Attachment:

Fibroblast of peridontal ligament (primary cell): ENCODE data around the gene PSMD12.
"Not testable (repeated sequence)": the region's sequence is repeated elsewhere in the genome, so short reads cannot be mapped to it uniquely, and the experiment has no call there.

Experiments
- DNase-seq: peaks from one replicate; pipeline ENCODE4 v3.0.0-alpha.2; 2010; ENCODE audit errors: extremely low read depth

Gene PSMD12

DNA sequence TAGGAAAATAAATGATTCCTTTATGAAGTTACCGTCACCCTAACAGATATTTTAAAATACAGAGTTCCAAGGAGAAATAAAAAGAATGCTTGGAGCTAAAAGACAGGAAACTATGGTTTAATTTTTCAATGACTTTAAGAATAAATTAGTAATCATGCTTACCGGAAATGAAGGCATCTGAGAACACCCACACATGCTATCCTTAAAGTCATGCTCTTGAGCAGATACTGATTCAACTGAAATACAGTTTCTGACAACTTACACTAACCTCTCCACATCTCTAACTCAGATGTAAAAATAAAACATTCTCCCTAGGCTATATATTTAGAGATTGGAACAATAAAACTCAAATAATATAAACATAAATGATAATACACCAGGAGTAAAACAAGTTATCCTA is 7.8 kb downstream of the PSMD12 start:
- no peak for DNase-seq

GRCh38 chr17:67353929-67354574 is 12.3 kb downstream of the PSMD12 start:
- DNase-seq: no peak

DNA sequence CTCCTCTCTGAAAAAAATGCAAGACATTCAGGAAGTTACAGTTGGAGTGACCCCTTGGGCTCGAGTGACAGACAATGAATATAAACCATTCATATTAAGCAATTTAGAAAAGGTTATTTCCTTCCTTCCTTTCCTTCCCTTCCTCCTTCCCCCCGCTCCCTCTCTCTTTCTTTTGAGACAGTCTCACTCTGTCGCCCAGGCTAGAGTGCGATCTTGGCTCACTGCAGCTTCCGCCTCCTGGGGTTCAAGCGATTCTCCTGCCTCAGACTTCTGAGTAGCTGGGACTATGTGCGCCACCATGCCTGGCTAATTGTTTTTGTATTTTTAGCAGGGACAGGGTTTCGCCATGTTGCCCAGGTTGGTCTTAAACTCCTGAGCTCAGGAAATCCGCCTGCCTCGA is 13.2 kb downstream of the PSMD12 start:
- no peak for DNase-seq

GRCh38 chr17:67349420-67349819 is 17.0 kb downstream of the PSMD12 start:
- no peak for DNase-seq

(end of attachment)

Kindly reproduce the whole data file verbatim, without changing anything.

Fibroblast of peridontal ligament (primary cell): ENCODE data around the gene PSMD12.
"Not testable (repeated sequence)": the region's sequence is repeated elsewhere in the genome, so short reads cannot be mapped to it uniquely, and the experiment has no call there.

Experiments
- DNase-seq: peaks from one replicate; pipeline ENCODE4 v3.0.0-alpha.2; 2010; ENCODE audit errors: extremely low read depth

Gene PSMD12

DNA sequence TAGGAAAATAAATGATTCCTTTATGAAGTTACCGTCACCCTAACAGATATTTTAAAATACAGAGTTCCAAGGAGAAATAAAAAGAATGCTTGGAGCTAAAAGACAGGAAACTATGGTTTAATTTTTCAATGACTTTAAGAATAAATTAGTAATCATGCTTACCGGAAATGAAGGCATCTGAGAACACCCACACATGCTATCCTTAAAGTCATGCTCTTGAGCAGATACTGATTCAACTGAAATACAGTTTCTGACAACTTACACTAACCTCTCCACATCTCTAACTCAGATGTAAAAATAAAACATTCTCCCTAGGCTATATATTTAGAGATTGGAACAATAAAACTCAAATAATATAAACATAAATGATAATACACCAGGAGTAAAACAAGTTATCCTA is 7.8 kb downstream of the PSMD12 start:
- no peak for DNase-seq

GRCh38 chr17:67353929-67354574 is 12.3 kb downstream of the PSMD12 start:
- DNase-seq: no peak

DNA sequence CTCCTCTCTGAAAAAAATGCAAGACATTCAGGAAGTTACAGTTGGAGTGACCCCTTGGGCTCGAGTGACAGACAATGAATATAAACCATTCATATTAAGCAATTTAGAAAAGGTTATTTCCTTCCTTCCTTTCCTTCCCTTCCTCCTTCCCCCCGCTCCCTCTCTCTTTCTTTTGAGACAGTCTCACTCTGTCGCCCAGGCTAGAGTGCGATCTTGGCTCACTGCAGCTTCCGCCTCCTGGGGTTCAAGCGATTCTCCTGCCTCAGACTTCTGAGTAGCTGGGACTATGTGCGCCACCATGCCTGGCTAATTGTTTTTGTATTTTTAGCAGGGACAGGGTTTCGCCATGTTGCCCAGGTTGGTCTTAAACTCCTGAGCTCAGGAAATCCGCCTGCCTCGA is 13.2 kb downstream of the PSMD12 start:
- no peak for DNase-seq

GRCh38 chr17:67349420-67349819 is 17.0 kb downstream of the PSMD12 start:
- no peak for DNase-seq